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How to Herd Your Chickens (or ducks)

July 17th, 2012 · 4 Comments ·

Y’all may have seen these photos when they were in the news last month, but they have taken on practical significance for us lately. Our chickens get to roam free  all winter, but now that the garden in our little urban backyard farm is tender and tasty, they are supposed to stay in the the nice run we built for them.  Still, whenever I open their gate for food or water or a friendly visit, if I turn my back for a second those bad little girls manage to sneak out, and head straight for the snap pea vines.  To retrieve them, I usually pick them up one by one and carry them back.  Tom?  He picks up a broom handle or a bamboo garden stake, and “herds” them.  Even though I make fun of him (he looks, you know, sort of dorky herding four little chickens), I have to admit his method is efficient.  The hens don’t seem afraid of the pole, they just take it as a signal to walk together back to their house.  Tom felt vindicated when he saw the images of these two farmers in China’s Zhejiang province, herding their 5,000 ducks through Taizhou city traffic.

The farmers move the ducks 3/4 mile between two ponds every year.  I love how the farmers (and the ducks) look so totally relaxed.  And the  tool of choice for two men herding an ocean of 5,000 ducks?  Nothing but a bamboo pole.

Evidently the method works on water, as well.  This lovely circa 1920 photo from the USC digital archives shows a man and child in a small wooden boat, herding their ducks along a quiet river.  The photo is labeled “Duck Culture,” but the location in China is not known.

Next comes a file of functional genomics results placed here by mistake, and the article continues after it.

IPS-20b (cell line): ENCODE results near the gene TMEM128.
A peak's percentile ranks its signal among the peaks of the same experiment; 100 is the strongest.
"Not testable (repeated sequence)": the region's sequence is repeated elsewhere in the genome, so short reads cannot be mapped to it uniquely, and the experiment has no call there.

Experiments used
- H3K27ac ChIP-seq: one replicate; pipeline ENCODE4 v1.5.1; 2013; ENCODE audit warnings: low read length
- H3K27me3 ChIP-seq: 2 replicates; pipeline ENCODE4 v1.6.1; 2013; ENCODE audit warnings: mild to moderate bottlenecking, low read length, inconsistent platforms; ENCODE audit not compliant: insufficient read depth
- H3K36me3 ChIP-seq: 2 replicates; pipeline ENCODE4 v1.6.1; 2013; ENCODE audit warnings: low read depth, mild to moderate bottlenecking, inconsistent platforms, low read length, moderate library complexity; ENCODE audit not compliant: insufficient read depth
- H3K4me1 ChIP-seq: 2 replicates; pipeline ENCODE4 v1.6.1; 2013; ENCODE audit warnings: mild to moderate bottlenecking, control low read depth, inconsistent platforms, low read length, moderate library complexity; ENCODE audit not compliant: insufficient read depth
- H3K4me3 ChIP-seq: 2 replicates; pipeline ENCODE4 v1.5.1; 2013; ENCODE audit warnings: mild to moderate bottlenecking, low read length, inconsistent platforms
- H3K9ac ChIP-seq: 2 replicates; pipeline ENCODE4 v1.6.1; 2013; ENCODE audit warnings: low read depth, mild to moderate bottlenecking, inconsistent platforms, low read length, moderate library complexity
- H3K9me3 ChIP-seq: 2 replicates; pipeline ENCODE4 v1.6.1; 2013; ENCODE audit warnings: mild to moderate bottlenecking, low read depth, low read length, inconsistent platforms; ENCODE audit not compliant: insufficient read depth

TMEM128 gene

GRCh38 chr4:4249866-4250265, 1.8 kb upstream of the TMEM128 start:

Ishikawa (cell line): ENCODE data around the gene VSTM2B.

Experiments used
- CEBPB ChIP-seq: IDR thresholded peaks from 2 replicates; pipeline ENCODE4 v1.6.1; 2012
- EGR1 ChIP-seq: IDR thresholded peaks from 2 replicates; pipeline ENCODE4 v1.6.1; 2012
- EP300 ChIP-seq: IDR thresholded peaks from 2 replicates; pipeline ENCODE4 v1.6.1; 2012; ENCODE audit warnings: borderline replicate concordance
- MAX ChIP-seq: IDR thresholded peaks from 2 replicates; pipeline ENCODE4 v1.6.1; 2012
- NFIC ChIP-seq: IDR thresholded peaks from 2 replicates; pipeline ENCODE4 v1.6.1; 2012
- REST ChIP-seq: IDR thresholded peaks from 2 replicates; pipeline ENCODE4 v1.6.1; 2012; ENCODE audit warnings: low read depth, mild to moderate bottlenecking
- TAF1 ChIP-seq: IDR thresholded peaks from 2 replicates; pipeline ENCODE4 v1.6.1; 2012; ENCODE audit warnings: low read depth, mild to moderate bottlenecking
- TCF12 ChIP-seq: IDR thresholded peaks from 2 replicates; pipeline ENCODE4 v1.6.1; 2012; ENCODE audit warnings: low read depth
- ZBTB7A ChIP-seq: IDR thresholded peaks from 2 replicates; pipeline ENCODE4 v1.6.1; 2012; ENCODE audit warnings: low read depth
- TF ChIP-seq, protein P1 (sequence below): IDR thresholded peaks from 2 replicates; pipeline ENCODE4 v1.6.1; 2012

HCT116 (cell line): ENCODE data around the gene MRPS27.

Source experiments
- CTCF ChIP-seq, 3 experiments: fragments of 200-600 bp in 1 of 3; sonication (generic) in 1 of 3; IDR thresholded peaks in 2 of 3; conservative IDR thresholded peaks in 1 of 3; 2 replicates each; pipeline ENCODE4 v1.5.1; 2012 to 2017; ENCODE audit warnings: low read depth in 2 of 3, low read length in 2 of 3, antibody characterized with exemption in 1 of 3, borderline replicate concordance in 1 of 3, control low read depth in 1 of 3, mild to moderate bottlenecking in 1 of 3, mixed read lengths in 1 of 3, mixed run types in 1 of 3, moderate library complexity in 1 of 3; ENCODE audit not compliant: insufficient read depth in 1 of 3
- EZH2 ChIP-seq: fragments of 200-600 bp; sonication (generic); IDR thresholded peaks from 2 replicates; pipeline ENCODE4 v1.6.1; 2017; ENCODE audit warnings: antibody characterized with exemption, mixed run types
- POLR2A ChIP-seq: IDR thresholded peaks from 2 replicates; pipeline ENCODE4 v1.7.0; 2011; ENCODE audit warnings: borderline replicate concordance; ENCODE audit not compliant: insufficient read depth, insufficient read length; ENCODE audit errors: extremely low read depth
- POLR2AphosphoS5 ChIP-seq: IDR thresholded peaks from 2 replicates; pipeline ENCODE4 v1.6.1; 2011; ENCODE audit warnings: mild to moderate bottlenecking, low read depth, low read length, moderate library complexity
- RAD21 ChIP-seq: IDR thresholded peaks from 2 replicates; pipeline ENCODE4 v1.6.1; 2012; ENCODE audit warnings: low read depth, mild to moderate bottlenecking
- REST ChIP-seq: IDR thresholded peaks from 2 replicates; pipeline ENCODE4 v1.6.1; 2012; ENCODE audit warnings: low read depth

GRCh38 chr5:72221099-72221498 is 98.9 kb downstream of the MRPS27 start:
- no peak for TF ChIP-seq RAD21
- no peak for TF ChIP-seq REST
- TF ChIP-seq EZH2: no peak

I am not ready to give up the messy fun of chasing chickens about the yard, but if you have disorderly poultry, give the Tom/Taizhou method a try!

chickens, urban farming

4 Comments so far ↓

  • Happy

    I tried everything to herd my small urban flock before I stumbled on using the garden hose. I looked pretty foolish chasing them around with sticks and so on. Now, a little spray behind their tails motivates them to go back to the safety of their run. The smart ones (yes, smart is a rare condition for my hens, too) head for safety as soon as I reach for the hose now.

  • Chris

    Am reading Crow Planet right now. Lots of good insights.

    I remember seeing pictures of duck herding a few years ago and learning from someone that in that province in China, Jesus is not thought of as the Good Shepherd, but as the Good Duck Man (loose translation, I’m sure.)

    best wishes!

  • TJ

    Mine are “bucket trained”… I’ve got a little bucket kept on the kitchen counter and filled slowly throughout the day with bread crusts, leftover scraps, veggie peelings and the like. The girls recognize the bucket, so when it’s time to kennel up, they run happily from all points of the yard to cluster around my feet as we walk together into the coop. I toss their treats, they rush to eat, I close the door behind them. Fun for all! :)

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